• Oral balance gel: use after meals, at bedtime, and as needed
    • Dry mouth toothpaste
    • Moisturizing mouth spray
  2. Refer to an oral medicine specialist (OMS) if suspecting Sjögren syndrome. Further imaging modalities (MRI scan), sialography, salivary scintigraphy, or labial salivary gland (lip) biopsy may be required. The OMS may prescribe saliva stimulants such as pilocarpine hydrochloride (Salagen®) and bethanechol, and the prescription will take into consideration the patient's medical history. Salagen® 5-mg tablets: take 1 tablet 3 times/day. Titration up to 10 mg 3 times/day may be considered for patients who have not responded adequately. Do not exceed 2 tablets/dose.
  3. Other examinations may include stimulated and non-simulated salivary flow rates (normal salivary flow rate of 1.0 mL/min or greater—hyposalivation is clinically significant at a flow rate of 0.16 mL/min), blood tests, and other serological investigations.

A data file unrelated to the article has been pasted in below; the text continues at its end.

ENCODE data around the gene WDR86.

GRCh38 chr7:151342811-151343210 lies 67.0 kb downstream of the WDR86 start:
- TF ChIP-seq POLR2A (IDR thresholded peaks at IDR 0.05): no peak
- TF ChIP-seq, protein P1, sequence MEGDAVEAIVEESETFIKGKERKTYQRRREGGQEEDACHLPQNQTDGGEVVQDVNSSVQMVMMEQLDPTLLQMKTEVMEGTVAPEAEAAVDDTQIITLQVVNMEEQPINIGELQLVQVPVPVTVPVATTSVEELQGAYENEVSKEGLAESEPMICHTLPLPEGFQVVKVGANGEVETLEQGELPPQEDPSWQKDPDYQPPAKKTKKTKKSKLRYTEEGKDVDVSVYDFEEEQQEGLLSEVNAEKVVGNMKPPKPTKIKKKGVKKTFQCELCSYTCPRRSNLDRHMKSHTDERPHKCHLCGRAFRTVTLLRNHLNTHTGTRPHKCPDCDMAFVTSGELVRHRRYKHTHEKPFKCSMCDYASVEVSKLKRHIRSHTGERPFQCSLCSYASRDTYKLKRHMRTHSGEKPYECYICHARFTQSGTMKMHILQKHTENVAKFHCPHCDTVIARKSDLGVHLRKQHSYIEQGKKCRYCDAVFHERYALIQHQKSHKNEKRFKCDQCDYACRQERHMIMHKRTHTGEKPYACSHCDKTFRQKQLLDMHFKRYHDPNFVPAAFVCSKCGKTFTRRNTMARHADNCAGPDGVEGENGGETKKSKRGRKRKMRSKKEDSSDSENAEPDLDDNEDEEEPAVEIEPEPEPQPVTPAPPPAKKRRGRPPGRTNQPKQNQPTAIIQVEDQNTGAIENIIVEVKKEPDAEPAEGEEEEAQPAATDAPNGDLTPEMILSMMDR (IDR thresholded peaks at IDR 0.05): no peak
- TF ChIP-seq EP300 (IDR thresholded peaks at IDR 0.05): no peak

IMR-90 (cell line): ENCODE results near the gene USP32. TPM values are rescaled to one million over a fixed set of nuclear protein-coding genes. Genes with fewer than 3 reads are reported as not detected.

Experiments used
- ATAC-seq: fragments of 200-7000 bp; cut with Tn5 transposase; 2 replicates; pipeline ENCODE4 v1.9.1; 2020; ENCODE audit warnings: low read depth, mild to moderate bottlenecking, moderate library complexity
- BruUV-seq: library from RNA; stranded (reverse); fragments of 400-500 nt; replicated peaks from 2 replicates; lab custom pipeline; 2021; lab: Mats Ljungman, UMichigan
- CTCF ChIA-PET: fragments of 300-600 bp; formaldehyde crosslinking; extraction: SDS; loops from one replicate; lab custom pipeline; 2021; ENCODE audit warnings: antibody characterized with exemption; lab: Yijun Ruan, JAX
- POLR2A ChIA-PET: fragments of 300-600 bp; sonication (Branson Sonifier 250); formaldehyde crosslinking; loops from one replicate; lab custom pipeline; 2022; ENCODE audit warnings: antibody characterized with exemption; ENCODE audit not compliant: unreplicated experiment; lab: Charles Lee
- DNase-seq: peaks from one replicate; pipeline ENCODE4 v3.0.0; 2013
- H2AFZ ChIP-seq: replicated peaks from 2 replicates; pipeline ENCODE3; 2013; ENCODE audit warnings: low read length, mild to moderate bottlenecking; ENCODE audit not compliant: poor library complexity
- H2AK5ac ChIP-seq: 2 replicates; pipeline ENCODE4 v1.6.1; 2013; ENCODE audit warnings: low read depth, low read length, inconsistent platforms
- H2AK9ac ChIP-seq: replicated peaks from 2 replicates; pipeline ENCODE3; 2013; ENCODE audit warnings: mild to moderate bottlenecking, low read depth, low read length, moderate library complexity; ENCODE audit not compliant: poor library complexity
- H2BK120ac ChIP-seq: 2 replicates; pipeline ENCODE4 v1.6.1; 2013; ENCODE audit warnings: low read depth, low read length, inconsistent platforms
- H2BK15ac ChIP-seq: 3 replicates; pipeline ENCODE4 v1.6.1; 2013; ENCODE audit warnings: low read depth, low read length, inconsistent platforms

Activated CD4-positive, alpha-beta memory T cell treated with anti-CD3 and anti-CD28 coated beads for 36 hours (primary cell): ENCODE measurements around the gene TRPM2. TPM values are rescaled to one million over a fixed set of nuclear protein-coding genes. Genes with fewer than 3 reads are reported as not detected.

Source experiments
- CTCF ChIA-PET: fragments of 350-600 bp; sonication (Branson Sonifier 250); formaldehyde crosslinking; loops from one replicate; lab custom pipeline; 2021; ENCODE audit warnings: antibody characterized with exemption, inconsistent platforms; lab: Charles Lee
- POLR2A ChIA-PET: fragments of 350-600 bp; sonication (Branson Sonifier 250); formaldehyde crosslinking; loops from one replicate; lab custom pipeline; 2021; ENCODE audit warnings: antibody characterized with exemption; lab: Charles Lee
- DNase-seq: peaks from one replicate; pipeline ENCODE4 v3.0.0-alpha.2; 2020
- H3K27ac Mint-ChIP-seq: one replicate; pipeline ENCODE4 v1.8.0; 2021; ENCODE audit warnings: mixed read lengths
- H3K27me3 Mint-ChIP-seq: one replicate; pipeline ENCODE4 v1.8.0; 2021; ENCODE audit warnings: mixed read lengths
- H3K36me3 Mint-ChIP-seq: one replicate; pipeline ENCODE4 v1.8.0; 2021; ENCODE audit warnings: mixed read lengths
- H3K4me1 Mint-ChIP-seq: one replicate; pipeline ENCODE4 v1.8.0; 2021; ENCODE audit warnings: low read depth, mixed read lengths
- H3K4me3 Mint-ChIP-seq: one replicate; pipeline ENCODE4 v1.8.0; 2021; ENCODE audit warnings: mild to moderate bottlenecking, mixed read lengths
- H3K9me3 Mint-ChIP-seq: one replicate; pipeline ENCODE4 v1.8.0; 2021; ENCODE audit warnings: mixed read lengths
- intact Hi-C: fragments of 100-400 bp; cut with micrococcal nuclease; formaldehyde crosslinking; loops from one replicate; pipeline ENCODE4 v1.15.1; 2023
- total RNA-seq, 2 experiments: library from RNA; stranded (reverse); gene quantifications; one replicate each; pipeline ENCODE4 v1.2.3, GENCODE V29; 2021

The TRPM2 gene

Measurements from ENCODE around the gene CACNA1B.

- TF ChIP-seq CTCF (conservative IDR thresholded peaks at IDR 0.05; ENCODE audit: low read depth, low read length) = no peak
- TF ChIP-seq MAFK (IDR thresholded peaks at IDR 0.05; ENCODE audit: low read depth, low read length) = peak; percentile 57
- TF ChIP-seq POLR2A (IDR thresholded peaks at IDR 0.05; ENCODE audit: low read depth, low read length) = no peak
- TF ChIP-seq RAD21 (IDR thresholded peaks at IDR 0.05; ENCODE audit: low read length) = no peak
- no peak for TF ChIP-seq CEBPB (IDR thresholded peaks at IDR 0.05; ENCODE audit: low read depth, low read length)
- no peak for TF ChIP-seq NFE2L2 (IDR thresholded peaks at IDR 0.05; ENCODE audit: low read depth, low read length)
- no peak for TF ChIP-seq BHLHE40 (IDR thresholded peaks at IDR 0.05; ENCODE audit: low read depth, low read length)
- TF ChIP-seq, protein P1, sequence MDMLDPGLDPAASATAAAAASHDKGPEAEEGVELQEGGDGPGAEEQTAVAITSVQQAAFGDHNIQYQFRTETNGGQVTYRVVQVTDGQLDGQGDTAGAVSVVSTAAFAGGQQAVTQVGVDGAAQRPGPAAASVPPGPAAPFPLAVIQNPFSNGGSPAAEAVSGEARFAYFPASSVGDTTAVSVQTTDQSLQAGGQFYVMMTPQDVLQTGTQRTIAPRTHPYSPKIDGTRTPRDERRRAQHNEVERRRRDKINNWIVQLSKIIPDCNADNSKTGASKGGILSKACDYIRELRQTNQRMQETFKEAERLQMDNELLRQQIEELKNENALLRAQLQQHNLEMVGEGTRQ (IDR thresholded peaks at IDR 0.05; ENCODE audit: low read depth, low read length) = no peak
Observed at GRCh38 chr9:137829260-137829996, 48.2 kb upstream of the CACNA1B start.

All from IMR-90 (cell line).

4. Refer to an ophthalmologist or rheumatologist for diagnosing Sjögren syndrome, systemic lupus erythematosus, and rheumatoid arthritis. The referral can be made by the patient's physician or OMS.


  • Advise the patient to undergo a topical fluoride application and to rinse their mouth after eating to avoid caries. Patients should be aware that xerostomia is a lifelong condition and that they should maintain good oral hygiene.
  • If dry mouth is caused by systemic medications, refer the patient to their treating physician to explore the possibility of discontinuing the offending medication or changing it with less xerostomic effect.




Dr. Auluck is a clinician research fellow with the British Columbia Oral Cancer Prevention Program, Vancouver, BC.


Acknowledgement: I am grateful to Dr. Michele Williams for her help in creating and revising this article. Michele was an oral medicine specialist and clinical professor in dentistry at the University of British Columbia and an oral medicine leader at the BC Oral Cancer Prevention Program. She passed away in January 2015.